It's crazy to think we only discovered the library a few months ago. Since then, a whole new world of kids' literature has opened up for us. Once or twice a week we go and replenish our collection with new reading material - with all kinds of books we we might not otherwise see.
One of the best things about the library is that you get to discover your favourites for free, before spending wads of cash on a million books you might not love.
Since we became avid library-goers, a few striking favourites have emerged.
How to raise a dinosaur, written by Natasha Wing, illustrated by Pablo Bernasconi.
For our dinosaur-obsessed boys, this is one of the best dinosaur books we've come across - and we've seen a lot. The illustrations are exquisite, the concept is funny, and the book is full of interactive flaps.
Knuffle Bunny: A Cautionary Tale, by Mo Willems
We've read this book countless times. There's something charming and relatable about the story for young kids and adults - clearly the writer, Mo Willems, had this in mind when he wrote the stories. So loved was this book, that we went on to read Knuffle Bunny Free: An Unexpected Diversion and Knuffle Bunny Too: A Case of Mistaken Identity.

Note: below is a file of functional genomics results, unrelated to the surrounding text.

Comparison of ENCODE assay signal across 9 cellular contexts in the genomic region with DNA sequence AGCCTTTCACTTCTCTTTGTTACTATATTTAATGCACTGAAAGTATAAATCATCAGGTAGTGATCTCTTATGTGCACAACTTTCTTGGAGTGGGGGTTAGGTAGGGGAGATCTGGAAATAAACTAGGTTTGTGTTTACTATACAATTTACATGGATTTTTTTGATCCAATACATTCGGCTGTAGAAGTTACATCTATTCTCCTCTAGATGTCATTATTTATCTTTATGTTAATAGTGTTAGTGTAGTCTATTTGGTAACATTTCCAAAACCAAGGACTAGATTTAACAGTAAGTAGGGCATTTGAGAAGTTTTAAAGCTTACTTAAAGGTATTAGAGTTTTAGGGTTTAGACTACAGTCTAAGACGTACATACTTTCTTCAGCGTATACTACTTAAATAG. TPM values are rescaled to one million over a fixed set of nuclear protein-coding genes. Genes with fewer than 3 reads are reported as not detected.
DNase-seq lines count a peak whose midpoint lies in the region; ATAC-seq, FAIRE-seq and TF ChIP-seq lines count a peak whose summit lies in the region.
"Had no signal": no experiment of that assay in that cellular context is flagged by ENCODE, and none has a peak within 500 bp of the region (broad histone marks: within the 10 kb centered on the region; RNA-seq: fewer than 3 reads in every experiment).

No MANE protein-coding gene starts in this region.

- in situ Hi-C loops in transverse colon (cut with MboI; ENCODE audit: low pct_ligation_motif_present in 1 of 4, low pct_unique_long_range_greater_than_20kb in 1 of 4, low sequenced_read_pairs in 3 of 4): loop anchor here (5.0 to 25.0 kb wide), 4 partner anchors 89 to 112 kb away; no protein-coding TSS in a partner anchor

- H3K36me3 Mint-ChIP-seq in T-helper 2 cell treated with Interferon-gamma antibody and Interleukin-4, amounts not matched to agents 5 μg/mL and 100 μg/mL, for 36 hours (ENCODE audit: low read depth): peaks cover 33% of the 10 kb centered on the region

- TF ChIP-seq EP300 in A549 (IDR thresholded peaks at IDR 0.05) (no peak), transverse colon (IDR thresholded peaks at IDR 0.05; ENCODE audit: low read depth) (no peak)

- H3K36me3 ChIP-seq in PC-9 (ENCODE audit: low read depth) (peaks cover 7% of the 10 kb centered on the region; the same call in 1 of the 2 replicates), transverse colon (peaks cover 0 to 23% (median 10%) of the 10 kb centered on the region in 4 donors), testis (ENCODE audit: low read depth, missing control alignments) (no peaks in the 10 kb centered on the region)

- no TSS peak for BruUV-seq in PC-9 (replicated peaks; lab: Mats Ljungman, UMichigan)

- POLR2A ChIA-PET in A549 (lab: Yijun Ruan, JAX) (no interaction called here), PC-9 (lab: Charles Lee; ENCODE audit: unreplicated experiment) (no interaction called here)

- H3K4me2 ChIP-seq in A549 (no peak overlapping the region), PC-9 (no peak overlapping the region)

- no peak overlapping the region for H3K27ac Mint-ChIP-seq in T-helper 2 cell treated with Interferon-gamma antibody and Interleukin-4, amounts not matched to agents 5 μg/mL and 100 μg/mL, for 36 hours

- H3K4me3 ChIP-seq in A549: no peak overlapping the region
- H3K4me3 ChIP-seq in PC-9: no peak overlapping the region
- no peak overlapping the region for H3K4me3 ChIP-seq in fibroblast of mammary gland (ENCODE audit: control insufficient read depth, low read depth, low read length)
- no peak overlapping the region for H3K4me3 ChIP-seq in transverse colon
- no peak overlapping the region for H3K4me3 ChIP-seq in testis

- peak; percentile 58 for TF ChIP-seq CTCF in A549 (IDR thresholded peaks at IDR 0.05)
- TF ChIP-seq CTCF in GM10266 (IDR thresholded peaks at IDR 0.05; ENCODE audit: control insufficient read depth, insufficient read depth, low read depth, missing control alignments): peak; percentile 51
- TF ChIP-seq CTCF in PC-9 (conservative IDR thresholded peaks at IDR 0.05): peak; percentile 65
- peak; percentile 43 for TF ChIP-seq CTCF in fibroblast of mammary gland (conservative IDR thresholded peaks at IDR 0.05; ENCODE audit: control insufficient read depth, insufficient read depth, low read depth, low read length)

Don't Let The Pigeon Drive The Bus, by Mo Willems
Another Mo Willems book. My sons hooted and cackled as we read this book over and over. It's read from the perspective of the pigeon, who relentlessly tries to coax you into letting him have his way. Hillarious.
The Secret Birthday Message, by Eric Carle
I picked this up one day for no other reason than Eric Carle is one of our favourite authors (this grouchy one excepted). It's the kind of book that really lets the imagination run wild. As the secret message unfolds, the reader is taken through a visual adventure.
Scaredy Squirrel Makes a Friend, by Mélanie Watt
A tale about a cautious Squirrel who weighs up all the risks before venturing out to make a new friend. There's a nice combination of pictures and diagrams that make the book visually interesting to read with a child. And, in the end, the lesson is a good one: nothing ventured nothing gained. Scaredy Squirrel makes his friend even though its not who he had expected.
A Book of Sleep, by Il Sung Na
I'm not sure whether I love this book because of the sleep-inducing story (sleep inducing in a good way), or the lovely illustrations that I've considered sourcing, printing and framing. Whatever the reason, this is one beautiful book, and a great bed-time read for kids.
Big Earth Little Me, by Thom Whiley
A nice way to introduce simple ideas about protecting the environment, this book is even printed with soy ink. It's aimed at younger kids, but both of my sons liked this one.
How about you - what are your kids' favourite books right now?